To research or not to research? Promoting research minded social workers
The Health and Care Professions Council (HCPC) states that one of the expected standards of proficiency for social workers in England is: “to be able to gather, analyse, critically evaluate and use information and knowledge to make recommendations or modify their practice” (14.1), to “be aware of a range of research methodologies” (14.5), to “recognise the value of research and analysis and be able to evaluate such evidence to inform their own practice” (14.6) and to “be able to use research, reasoning and problem solving skills to determine appropriate actions” (14.7).
As teachers of research methods to social work students and supervisors of masters level students, we have noted particular challenges at both undergraduate and postgraduate level. Often this appears to be due to students’ anxiety about research methods and especially around statistics and quantitative research (Onwuegbuzie & Wilson). Students come to the research methods module feeling that they should already know and understand the basics of research without having been taught these until this module – a feature that seems to be unique to this module.
There’s a certain look that social work students have on their first day of the research methods module, a combination of terror, confusion and boredom. Many students are unsure why they are required to learn about research, if they are at university to train to become social workers, surely there’s no need to train as researchers too?
Overcoming reluctance and anxiety quickly becomes the first, and really the most important, issue to tackle, which we have tried to do by showing how students already use research principles in their everyday lives, for example, how did they choose this course at this university? The second issue is to show how research and an understanding of research methods are relevant to their future careers as social workers, for example, with reference to the HCPC framework. Both social work managers and international social work bodies see the importance in having research literate social workers who will be able to critically assess and use research findings that can assist in their duties and have the confidence to test out and evaluate ethical and appropriate new approaches to practice.
Historically, social workers and social work education has embedded a critical and often political pedagogy in educating social work students, which makes research methods and associated critical thinking skills, vitally important in training social workers of the future.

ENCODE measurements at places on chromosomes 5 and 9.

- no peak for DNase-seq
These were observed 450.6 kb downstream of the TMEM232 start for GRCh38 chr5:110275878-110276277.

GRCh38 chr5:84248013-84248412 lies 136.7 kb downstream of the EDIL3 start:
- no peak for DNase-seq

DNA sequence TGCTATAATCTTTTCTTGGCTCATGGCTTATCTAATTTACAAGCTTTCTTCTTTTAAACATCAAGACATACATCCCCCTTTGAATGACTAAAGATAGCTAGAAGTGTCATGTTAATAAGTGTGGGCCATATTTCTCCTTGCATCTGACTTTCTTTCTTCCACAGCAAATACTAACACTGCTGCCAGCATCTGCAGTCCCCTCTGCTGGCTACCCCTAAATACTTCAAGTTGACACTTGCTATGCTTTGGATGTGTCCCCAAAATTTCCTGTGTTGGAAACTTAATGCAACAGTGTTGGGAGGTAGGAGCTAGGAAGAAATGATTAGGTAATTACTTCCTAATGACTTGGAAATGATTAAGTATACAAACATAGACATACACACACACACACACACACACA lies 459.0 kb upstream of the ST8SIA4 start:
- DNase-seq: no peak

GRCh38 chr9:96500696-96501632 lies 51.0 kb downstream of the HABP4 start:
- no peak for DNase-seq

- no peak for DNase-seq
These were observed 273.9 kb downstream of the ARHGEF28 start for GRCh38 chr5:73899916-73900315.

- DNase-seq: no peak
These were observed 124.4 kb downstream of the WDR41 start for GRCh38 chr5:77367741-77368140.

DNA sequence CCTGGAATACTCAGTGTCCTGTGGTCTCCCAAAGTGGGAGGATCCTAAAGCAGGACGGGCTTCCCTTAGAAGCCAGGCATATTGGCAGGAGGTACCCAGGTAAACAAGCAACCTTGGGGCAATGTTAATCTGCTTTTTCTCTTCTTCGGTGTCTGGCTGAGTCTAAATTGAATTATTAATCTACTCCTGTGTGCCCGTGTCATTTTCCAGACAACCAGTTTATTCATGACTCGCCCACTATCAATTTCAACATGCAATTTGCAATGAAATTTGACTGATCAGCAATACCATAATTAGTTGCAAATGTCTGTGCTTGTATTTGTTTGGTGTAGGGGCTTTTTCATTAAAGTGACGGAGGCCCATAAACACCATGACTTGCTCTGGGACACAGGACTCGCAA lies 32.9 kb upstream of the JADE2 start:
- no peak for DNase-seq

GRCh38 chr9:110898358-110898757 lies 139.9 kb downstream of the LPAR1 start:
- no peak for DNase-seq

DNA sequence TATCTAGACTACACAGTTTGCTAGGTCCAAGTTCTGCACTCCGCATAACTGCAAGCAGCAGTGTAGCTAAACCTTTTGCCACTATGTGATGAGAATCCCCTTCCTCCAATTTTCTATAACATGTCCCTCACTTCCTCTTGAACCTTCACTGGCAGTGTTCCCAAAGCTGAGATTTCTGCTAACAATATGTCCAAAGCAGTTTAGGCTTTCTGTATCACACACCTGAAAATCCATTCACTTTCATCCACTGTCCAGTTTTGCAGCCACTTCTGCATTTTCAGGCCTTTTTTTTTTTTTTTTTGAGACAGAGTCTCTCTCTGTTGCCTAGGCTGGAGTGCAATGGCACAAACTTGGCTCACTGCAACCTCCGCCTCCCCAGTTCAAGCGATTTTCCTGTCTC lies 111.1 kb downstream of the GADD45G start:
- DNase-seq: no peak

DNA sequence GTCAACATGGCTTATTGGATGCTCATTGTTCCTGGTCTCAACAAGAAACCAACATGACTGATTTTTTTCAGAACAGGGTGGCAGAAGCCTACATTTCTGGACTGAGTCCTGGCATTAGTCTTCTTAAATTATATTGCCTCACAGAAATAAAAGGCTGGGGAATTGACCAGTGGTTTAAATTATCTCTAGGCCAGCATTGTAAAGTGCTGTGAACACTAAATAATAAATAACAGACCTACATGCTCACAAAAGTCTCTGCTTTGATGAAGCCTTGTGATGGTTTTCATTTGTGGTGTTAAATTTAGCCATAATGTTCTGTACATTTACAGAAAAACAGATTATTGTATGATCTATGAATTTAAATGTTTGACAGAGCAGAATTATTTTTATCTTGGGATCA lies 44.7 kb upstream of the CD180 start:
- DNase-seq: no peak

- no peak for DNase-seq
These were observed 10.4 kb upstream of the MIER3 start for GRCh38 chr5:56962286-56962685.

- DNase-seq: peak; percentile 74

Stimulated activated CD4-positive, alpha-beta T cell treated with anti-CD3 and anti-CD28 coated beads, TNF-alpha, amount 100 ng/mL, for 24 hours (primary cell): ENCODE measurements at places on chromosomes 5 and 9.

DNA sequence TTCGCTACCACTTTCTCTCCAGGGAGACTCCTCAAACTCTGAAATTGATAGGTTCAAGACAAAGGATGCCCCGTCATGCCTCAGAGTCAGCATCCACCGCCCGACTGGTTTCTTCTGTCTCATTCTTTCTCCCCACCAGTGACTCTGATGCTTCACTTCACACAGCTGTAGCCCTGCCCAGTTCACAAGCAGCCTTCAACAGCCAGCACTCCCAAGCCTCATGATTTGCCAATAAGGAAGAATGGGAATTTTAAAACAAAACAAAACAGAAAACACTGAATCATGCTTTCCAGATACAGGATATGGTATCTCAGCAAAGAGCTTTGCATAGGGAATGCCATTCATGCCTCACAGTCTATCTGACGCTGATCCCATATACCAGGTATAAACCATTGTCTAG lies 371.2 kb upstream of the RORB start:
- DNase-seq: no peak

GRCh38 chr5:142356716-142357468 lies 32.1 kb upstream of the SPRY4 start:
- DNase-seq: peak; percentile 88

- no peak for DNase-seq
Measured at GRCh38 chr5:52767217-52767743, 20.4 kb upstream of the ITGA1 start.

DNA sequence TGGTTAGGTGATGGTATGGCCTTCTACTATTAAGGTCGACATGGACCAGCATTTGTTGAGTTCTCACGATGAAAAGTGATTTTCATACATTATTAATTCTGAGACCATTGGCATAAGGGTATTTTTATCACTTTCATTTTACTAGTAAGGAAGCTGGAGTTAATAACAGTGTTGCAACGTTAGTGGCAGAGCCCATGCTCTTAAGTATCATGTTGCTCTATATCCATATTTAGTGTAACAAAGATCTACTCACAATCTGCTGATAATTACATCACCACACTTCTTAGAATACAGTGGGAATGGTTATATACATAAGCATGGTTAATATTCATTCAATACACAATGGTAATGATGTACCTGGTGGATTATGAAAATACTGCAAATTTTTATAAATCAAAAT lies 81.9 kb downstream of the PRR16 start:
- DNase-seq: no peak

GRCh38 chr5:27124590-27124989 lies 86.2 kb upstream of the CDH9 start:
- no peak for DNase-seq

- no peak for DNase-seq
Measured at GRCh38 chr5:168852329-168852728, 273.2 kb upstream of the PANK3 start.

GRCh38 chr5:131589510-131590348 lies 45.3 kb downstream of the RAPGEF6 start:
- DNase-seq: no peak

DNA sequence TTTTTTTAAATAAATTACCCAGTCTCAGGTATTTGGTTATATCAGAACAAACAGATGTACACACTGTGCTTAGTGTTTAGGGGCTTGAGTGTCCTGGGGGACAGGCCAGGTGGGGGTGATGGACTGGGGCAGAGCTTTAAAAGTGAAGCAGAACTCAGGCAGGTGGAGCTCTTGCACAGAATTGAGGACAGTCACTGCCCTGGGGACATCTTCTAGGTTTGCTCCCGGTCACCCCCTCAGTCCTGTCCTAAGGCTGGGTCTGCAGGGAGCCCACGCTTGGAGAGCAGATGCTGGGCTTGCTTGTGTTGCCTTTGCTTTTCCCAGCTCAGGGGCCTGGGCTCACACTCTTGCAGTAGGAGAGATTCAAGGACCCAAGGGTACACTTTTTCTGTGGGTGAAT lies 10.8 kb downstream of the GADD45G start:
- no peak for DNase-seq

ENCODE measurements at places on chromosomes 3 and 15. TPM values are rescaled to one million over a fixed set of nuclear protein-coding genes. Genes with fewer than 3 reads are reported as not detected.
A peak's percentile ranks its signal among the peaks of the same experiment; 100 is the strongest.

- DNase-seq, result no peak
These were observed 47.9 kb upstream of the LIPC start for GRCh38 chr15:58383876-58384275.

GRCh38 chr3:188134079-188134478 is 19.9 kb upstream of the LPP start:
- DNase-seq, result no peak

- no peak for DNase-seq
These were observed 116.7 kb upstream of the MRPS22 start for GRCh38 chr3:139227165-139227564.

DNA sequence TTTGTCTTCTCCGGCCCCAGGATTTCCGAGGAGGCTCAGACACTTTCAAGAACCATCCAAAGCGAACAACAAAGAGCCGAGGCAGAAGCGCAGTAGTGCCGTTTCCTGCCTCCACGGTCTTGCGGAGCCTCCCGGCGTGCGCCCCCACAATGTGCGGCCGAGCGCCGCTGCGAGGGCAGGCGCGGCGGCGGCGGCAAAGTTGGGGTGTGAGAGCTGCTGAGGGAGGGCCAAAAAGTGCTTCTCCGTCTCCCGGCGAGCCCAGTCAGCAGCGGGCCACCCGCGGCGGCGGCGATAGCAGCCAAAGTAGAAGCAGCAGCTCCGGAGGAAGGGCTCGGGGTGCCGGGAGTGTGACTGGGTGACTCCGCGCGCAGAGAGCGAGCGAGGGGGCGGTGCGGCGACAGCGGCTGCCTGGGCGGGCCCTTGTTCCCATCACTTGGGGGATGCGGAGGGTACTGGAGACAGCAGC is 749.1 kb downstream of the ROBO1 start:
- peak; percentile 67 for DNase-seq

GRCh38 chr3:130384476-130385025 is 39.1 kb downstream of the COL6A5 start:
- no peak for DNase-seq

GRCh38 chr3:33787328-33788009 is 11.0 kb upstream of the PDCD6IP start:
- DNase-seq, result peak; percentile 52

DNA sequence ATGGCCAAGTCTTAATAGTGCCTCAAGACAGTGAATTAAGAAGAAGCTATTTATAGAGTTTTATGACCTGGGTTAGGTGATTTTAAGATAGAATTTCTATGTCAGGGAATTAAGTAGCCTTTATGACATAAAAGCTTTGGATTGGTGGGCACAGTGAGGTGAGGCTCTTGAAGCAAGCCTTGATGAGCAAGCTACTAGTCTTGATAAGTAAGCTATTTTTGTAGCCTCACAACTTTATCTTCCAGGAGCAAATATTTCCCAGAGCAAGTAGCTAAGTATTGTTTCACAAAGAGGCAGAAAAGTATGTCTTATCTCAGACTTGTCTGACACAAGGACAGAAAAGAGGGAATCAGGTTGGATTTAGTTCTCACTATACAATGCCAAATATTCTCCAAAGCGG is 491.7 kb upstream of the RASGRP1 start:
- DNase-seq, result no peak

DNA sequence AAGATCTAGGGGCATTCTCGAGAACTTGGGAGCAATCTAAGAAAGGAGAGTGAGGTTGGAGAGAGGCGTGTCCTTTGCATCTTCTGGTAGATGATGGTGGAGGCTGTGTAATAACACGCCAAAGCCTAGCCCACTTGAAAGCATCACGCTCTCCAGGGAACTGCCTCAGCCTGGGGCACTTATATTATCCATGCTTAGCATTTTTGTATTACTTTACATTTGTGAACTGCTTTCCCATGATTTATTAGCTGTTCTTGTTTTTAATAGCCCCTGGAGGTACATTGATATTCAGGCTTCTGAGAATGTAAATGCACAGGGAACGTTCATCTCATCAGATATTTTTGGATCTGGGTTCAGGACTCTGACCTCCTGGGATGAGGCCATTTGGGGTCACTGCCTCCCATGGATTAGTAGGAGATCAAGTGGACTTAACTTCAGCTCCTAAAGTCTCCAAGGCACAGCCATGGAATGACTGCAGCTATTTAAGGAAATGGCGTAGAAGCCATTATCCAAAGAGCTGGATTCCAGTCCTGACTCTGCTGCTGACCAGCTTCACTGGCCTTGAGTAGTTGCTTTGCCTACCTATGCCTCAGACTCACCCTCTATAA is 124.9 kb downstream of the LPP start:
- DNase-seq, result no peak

In light of our discussions about the challenges identified above and as we are both active researchers, we wanted to investigate further both the attitudes of social work students to research and find ways to make the module more engaging, relevant to their overall programme and their future careers.
We conducted a small exploratory study to assess students’ attitudes towards research at the start and end of the module and held a focus group with 10 students in the final weeks of teaching. While we are still in the process of analysing this data, some key issues struck us as both surprising and novel. In particular, a number of students appear to hold the perception that more experienced social workers, who did not have a research methods requirement in their education, are still highly competent and this made our students question the need for them to learn about research.
This is leading us to think that students don’t realise the importance of research and how it influences practice or that they are not recognising when their practice educators are using research skills in their day-to-day job. Perhaps this is partly because it is not being articulated explicitly to students, or it may be that social workers who didn’t receive the same ‘formal’ education in research methods still have remnants of research anxiety as expressed by our students over the past number of years (Bell & Clancy, 2013). Over the coming months, we will be delving deeper in our study data to see what other factors are affecting students’ views on research and how we can ensure they go into practice with a comprehensive understanding of how to analyse, critique and evaluate research.
The above project has naturally led us to wanting to know more about how research is seen in practice by social workers, what their attitudes are, and how they articulate the need for research to students. For the next stage of our research, in fact, we would like to engage with practitioners and explore their views on research in practice.
Research exists in our everyday lives, from the moment we wake up till the moment we go back to sleep; we are constantly processing information, evaluating and making choices based on “our findings”. Research is not always articulated and the thought of research can become a daunting experience for students, or practitioners, however, they are constantly researching without necessary calling it research. It is very important to articulate the need for evidence based practice and education, and that our students and service users’ experience can only be enhanced through researching.
Bell, L and Clancy, C (2013) Postgraduate students learning about research: Exploring the attitudes of social work and mental health students in an English university setting. Social Work and Social Sciences Review, 16 (2): 37–50
Health and Care Professions Council (2017). Standards of proficiency: Social workers in England. Available at: http://www.hpc-uk.org/registrants/standards/download/index.asp?id=569 [accessed 21st April, 2018]
Onwuegbuzie, A.J. & Wilson, V.A. (2003). Statistics anxiety: Nature, etiology, antecedents, effects and treatments: A comprehensive review of the literature. Teaching in Higher Education, 8, 195-209.